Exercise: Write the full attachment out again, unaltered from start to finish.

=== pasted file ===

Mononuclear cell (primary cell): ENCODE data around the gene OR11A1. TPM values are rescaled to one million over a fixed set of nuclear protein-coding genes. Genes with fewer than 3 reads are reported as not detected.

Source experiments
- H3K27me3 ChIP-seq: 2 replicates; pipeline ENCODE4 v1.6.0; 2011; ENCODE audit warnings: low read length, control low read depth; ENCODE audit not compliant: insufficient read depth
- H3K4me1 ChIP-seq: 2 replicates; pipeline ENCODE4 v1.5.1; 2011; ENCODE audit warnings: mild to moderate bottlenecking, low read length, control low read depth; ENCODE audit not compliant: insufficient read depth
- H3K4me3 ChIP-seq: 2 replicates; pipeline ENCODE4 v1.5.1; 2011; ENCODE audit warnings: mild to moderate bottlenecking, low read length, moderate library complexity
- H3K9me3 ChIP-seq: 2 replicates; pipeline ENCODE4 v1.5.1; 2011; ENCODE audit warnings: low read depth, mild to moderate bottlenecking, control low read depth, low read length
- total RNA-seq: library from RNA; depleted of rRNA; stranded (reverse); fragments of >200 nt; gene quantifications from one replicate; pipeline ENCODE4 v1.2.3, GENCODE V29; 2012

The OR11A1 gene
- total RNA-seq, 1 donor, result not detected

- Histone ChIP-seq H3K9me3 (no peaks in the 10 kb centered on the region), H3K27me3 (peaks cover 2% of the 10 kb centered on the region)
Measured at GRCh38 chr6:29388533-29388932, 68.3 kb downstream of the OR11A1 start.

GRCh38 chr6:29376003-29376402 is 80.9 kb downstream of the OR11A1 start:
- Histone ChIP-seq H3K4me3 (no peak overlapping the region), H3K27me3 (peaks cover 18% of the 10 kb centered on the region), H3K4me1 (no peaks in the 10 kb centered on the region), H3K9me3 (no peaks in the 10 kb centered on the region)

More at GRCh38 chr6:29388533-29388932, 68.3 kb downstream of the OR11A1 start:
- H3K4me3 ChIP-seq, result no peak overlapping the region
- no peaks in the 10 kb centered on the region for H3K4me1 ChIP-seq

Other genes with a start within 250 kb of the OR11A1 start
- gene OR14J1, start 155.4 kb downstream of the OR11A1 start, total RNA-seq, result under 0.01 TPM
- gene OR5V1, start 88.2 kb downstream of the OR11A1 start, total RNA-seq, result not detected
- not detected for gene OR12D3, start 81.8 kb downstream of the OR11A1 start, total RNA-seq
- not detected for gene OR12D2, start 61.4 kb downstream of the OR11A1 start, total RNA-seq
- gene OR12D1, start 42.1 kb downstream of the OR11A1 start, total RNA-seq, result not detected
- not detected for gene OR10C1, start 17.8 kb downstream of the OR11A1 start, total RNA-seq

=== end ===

Mononuclear cell (primary cell): ENCODE data around the gene OR11A1. TPM values are rescaled to one million over a fixed set of nuclear protein-coding genes. Genes with fewer than 3 reads are reported as not detected.

Source experiments
- H3K27me3 ChIP-seq: 2 replicates; pipeline ENCODE4 v1.6.0; 2011; ENCODE audit warnings: low read length, control low read depth; ENCODE audit not compliant: insufficient read depth
- H3K4me1 ChIP-seq: 2 replicates; pipeline ENCODE4 v1.5.1; 2011; ENCODE audit warnings: mild to moderate bottlenecking, low read length, control low read depth; ENCODE audit not compliant: insufficient read depth
- H3K4me3 ChIP-seq: 2 replicates; pipeline ENCODE4 v1.5.1; 2011; ENCODE audit warnings: mild to moderate bottlenecking, low read length, moderate library complexity
- H3K9me3 ChIP-seq: 2 replicates; pipeline ENCODE4 v1.5.1; 2011; ENCODE audit warnings: low read depth, mild to moderate bottlenecking, control low read depth, low read length
- total RNA-seq: library from RNA; depleted of rRNA; stranded (reverse); fragments of >200 nt; gene quantifications from one replicate; pipeline ENCODE4 v1.2.3, GENCODE V29; 2012

The OR11A1 gene
- total RNA-seq, 1 donor, result not detected

- Histone ChIP-seq H3K9me3 (no peaks in the 10 kb centered on the region), H3K27me3 (peaks cover 2% of the 10 kb centered on the region)
Measured at GRCh38 chr6:29388533-29388932, 68.3 kb downstream of the OR11A1 start.

GRCh38 chr6:29376003-29376402 is 80.9 kb downstream of the OR11A1 start:
- Histone ChIP-seq H3K4me3 (no peak overlapping the region), H3K27me3 (peaks cover 18% of the 10 kb centered on the region), H3K4me1 (no peaks in the 10 kb centered on the region), H3K9me3 (no peaks in the 10 kb centered on the region)

More at GRCh38 chr6:29388533-29388932, 68.3 kb downstream of the OR11A1 start:
- H3K4me3 ChIP-seq, result no peak overlapping the region
- no peaks in the 10 kb centered on the region for H3K4me1 ChIP-seq

Other genes with a start within 250 kb of the OR11A1 start
- gene OR14J1, start 155.4 kb downstream of the OR11A1 start, total RNA-seq, result under 0.01 TPM
- gene OR5V1, start 88.2 kb downstream of the OR11A1 start, total RNA-seq, result not detected
- not detected for gene OR12D3, start 81.8 kb downstream of the OR11A1 start, total RNA-seq
- not detected for gene OR12D2, start 61.4 kb downstream of the OR11A1 start, total RNA-seq
- gene OR12D1, start 42.1 kb downstream of the OR11A1 start, total RNA-seq, result not detected
- not detected for gene OR10C1, start 17.8 kb downstream of the OR11A1 start, total RNA-seq